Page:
80 percent of car-truck crashes caused by car drivers, ATA report says

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Updated Feb 25, 2020

Semi truck in accidentA report released this week by the American Trucking Associations concludes that many  more times than not, car drivers are at fault when cars and trucks crash with one another. ATA’s report rounded up reports from several large studies for its findings, including from agencies like the Federal Motor Carrier Safety Administration and National Highway Traffic Safety Administration and groups like the AAA Foundation for Traffic Safety and the University of Michigan’s Transportation Research Institute.

The University of Michigan Transportation Research Institute — a leader in truck-related crash research, says ATA — studied 8,309 fatal car-truck crashes to determine fault. 81 percent of the time, car drivers were assigned at fault, says the study, versus 27 percent for truck drivers.

A similar study done by the National Highway Traffic Safety Administration in 2003 studied 10,092 fatal accidents, deeming that cars were responsible 91 percent of the time during head-on crashes, 91 percent of the time in opposite-direction sideswipes, 71 percent of rear-end crashes and 77 percent of same-direction sideswipes.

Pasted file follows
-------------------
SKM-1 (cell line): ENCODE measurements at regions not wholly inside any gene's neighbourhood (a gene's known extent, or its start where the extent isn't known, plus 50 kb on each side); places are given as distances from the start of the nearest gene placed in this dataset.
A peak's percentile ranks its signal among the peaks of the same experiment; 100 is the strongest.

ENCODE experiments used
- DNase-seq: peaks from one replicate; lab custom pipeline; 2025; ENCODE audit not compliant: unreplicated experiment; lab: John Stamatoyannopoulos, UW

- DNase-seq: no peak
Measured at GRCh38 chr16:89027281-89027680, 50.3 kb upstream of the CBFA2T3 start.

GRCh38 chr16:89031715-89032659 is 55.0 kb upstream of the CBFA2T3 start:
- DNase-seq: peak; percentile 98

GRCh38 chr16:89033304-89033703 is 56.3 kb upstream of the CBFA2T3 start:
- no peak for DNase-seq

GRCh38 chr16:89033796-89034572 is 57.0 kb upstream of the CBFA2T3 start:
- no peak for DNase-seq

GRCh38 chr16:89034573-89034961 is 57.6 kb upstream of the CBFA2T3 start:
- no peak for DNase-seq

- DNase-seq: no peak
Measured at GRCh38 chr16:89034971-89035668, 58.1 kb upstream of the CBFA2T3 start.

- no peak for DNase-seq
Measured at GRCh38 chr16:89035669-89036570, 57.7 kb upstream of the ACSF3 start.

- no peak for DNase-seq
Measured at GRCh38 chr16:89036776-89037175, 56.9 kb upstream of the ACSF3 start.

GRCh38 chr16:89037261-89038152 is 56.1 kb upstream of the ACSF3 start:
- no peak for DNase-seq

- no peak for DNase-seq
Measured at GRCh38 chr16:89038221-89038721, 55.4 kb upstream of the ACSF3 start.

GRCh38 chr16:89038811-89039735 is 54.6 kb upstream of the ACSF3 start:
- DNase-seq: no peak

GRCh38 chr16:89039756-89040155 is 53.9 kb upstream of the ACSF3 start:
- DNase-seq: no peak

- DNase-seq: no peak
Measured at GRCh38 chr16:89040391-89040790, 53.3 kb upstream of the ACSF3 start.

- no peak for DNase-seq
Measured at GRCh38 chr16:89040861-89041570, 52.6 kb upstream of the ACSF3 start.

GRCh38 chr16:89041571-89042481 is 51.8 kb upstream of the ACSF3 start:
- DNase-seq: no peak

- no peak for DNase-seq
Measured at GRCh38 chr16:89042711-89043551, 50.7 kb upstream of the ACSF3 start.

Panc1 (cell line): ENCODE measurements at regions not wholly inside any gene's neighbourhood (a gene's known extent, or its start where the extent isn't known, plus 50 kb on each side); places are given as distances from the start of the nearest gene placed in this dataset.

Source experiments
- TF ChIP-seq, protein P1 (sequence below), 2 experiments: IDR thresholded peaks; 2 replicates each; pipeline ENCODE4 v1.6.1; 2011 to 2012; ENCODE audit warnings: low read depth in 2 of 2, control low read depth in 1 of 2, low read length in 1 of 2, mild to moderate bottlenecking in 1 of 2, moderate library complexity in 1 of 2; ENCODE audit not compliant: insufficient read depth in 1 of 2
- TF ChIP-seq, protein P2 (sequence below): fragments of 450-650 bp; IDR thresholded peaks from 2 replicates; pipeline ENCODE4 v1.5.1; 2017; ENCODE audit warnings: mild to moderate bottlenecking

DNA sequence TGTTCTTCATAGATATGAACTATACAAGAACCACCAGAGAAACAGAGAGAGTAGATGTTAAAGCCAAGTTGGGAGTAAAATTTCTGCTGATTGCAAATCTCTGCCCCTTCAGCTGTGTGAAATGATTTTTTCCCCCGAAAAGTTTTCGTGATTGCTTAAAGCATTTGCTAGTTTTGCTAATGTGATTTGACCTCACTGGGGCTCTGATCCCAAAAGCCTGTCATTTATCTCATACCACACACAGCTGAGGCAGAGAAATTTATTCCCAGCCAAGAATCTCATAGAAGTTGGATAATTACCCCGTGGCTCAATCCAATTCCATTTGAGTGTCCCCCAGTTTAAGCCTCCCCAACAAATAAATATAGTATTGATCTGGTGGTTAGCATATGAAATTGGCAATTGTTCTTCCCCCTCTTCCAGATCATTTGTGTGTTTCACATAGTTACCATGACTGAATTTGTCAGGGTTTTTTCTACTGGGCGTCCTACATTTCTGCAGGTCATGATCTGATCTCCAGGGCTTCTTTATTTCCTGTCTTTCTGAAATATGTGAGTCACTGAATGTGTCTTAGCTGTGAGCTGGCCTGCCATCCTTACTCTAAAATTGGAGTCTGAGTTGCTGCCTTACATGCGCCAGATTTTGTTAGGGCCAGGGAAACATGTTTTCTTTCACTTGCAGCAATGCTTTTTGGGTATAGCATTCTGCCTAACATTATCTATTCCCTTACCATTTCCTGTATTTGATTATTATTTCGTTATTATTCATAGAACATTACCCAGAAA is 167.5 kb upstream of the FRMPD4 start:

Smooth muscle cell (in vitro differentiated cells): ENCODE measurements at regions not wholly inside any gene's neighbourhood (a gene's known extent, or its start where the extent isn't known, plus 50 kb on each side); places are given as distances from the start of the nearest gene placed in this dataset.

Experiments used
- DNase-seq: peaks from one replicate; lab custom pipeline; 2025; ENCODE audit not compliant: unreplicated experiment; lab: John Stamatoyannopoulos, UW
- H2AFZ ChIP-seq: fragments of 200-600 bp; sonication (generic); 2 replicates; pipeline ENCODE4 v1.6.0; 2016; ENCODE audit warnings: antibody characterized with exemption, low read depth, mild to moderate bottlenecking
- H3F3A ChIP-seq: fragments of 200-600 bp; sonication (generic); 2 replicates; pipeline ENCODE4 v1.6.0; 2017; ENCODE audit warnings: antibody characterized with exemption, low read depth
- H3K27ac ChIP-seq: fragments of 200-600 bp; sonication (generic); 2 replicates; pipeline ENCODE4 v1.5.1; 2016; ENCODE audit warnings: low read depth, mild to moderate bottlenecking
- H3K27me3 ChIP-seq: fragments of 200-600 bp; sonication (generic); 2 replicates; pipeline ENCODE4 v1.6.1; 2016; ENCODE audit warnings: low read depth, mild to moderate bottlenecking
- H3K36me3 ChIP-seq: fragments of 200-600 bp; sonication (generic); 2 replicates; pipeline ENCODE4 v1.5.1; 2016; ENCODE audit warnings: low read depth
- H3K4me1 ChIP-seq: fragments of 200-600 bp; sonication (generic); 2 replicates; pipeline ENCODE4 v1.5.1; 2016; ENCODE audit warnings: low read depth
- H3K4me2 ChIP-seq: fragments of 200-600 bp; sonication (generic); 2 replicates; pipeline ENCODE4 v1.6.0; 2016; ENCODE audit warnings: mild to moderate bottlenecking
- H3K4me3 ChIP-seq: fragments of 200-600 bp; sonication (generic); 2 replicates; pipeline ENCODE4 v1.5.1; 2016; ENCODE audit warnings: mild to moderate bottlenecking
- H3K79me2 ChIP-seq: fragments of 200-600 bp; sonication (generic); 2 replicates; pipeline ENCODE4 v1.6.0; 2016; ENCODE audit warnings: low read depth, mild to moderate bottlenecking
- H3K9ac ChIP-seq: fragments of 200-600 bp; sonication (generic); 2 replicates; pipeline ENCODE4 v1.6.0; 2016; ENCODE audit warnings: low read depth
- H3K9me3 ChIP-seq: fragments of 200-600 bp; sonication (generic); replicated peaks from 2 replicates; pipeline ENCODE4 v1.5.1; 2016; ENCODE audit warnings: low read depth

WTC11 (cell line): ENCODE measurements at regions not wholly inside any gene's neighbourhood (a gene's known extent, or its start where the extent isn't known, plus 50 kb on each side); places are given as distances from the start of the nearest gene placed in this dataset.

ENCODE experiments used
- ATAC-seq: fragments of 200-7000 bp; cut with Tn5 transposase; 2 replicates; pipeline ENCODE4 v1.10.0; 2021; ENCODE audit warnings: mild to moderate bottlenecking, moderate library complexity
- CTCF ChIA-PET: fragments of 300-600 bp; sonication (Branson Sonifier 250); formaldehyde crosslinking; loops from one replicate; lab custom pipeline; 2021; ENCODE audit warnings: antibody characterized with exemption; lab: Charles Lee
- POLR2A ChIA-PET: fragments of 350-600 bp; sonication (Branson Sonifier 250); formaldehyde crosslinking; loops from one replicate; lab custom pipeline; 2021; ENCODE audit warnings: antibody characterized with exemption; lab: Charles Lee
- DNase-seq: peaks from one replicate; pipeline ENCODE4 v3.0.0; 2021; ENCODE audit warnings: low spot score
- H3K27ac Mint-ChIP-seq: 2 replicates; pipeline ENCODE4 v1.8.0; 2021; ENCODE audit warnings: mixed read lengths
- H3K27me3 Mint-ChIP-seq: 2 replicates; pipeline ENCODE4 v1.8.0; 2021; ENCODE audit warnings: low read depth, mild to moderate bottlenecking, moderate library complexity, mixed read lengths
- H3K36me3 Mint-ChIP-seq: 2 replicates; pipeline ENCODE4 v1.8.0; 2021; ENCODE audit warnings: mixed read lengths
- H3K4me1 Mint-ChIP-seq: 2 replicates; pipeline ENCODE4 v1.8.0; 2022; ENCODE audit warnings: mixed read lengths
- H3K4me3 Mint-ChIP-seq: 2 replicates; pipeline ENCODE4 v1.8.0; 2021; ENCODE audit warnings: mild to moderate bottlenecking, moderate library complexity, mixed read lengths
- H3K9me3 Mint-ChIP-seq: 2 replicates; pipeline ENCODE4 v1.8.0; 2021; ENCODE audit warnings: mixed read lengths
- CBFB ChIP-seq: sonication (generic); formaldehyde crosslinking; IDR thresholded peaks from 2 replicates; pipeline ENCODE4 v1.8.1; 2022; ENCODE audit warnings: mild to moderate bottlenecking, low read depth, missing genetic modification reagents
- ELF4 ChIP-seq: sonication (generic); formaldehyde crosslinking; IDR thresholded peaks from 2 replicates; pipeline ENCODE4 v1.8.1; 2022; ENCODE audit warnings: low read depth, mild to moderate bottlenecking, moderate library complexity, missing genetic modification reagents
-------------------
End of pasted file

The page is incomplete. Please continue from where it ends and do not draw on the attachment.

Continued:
FMCSA’s studies looked at 6,131 fatal car-truck crashes over a three-year period in 2007, 2008 and 2009. In 2007 and 2008, cars were assigned fault in 85 percent of crashes. The number dropped to 81 percent in 2009.

ATA President Bill Graves says FMCSA needs to take this information into account for its Compliance, Safety, Accountability program and figure out a way to deal with the issue of crash accountability in scoring.

“Every crash, and every fatality and injury, suffered on our nation’s highways is a tragedy,” said ATA President Bill Graves said.  “Preventing them from happening requires a proper understanding of the causes of these crashes. It is also tragic that carriers and drivers across this country are saddled with guilt and blame for many crashes they could do nothing to prevent.”

Click here to see the full report.